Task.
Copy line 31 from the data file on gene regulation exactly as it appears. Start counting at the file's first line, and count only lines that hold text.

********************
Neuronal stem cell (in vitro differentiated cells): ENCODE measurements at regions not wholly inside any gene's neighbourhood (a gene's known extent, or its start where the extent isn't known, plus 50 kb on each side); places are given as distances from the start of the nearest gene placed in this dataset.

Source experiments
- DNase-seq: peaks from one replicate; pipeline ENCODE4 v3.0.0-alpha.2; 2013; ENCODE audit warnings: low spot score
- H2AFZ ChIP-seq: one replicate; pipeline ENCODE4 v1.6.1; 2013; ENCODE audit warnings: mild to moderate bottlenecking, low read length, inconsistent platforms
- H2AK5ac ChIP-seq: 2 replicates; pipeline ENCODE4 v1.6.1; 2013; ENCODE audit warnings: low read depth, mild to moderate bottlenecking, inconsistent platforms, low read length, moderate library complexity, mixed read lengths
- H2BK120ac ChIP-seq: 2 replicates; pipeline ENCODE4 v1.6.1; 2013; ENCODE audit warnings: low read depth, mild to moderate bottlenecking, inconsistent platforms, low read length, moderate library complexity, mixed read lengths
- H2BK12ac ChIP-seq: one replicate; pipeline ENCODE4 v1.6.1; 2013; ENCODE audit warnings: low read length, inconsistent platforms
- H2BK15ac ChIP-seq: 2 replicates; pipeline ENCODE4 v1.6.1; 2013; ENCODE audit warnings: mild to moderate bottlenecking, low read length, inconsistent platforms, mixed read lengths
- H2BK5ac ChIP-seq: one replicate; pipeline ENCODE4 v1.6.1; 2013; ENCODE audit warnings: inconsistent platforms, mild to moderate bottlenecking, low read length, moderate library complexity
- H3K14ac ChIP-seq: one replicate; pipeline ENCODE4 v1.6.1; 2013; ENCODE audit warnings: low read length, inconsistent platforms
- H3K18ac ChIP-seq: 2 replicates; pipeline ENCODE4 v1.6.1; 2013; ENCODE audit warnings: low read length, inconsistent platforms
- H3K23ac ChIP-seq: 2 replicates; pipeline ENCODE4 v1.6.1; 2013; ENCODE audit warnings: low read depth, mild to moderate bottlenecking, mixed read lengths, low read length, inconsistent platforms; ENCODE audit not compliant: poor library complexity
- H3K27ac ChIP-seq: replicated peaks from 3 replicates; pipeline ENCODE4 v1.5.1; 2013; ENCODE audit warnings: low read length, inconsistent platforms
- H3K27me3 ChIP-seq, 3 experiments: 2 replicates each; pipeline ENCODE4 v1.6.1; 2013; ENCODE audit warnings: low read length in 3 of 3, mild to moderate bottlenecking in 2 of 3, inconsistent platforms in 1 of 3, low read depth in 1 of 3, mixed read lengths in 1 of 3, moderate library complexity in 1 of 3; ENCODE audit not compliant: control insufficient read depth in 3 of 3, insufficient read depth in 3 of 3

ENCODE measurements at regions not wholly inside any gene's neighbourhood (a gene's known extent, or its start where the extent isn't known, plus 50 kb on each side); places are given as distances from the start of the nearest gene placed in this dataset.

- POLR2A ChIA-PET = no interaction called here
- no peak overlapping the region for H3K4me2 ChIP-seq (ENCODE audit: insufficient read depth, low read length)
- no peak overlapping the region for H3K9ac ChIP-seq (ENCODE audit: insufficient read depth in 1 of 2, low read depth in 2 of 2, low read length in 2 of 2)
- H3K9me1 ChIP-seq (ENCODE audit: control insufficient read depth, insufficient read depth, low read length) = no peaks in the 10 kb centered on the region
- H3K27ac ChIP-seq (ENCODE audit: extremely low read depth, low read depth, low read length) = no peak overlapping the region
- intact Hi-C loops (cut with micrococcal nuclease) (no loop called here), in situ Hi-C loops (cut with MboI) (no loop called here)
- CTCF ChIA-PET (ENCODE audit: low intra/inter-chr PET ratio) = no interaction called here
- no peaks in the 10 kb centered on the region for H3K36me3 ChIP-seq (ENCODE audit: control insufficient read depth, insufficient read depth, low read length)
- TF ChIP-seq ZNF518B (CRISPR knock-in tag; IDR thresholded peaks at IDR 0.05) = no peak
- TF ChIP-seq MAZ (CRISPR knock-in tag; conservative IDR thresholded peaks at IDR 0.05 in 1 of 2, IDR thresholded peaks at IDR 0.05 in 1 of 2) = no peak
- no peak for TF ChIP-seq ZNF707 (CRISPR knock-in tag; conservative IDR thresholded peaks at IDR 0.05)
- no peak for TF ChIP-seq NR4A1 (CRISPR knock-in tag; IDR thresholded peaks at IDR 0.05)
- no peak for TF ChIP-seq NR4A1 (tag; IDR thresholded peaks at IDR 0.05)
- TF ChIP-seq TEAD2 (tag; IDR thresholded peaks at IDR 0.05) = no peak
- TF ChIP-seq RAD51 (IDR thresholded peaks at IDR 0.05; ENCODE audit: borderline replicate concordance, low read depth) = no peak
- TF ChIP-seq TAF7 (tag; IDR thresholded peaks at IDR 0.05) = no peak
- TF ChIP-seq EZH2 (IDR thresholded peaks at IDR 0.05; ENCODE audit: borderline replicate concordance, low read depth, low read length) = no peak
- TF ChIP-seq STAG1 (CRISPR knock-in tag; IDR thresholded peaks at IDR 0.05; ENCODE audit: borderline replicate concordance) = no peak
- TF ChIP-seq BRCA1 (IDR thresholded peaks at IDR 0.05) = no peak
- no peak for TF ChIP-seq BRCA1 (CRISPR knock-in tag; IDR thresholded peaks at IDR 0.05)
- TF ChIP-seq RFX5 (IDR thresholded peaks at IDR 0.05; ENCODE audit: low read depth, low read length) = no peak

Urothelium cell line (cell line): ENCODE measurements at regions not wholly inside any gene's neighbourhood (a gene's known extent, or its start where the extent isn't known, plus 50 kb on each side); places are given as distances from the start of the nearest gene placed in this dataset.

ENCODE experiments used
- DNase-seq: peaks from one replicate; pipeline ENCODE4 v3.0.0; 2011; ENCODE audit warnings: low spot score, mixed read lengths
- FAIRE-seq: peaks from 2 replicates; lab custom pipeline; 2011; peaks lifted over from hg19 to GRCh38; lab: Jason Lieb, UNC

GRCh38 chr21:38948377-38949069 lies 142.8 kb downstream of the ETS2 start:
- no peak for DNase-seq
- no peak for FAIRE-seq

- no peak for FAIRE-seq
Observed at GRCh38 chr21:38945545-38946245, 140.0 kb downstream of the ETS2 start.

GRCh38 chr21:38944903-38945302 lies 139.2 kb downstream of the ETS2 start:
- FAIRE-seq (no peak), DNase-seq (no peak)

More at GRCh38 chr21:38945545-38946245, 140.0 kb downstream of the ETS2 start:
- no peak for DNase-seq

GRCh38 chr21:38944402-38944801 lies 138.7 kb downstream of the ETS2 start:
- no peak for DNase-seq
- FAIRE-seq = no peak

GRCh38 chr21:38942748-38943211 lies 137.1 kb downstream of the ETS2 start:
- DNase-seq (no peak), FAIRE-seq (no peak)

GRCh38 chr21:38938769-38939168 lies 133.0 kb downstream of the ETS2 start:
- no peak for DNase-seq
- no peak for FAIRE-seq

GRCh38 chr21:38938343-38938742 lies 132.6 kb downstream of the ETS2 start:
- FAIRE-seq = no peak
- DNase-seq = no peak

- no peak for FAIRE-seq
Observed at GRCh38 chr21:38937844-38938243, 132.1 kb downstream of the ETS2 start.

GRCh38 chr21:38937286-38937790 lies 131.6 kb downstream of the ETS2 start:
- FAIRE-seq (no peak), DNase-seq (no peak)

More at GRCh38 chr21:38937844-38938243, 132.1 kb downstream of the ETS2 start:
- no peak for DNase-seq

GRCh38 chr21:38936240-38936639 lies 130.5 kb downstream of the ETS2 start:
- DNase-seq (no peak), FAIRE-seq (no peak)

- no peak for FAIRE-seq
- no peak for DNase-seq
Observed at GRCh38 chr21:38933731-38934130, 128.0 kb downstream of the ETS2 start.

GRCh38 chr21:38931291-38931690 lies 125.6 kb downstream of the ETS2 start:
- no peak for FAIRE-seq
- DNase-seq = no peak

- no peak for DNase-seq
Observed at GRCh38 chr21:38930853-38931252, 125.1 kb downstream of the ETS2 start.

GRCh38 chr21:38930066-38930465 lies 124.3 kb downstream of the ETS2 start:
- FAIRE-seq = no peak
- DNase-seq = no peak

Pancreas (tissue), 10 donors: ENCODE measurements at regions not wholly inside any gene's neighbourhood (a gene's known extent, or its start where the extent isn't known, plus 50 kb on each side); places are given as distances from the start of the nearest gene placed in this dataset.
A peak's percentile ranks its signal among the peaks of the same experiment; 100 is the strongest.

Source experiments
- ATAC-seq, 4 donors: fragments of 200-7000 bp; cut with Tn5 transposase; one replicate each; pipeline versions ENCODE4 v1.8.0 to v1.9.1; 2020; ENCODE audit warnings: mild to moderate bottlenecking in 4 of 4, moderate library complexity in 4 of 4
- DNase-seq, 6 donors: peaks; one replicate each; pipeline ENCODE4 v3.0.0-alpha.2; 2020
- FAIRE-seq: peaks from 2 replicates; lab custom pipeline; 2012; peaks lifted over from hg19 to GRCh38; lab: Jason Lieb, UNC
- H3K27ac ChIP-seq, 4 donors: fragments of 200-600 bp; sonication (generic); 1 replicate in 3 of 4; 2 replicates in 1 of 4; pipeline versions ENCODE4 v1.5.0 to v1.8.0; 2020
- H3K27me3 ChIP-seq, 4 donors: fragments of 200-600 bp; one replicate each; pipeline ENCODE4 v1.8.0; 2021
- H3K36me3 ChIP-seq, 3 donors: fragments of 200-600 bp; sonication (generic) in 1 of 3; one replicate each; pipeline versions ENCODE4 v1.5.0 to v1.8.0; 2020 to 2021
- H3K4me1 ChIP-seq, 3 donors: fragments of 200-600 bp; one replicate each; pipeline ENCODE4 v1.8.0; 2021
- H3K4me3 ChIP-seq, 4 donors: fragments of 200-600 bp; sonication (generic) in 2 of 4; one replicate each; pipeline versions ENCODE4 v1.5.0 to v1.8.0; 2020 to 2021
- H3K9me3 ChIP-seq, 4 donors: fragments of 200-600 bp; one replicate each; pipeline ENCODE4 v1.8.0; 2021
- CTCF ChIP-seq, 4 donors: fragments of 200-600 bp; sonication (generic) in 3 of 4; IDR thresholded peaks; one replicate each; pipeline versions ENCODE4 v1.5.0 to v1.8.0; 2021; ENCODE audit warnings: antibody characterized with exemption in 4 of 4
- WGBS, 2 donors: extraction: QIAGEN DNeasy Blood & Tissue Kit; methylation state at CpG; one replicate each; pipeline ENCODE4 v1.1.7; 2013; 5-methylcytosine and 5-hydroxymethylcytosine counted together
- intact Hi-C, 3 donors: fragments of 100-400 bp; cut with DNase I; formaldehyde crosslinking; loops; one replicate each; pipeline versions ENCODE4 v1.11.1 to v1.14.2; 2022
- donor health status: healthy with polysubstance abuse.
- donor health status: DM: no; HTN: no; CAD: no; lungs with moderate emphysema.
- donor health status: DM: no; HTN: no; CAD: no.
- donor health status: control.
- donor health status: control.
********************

- TF ChIP-seq TAF7 (tag; IDR thresholded peaks at IDR 0.05) = no peak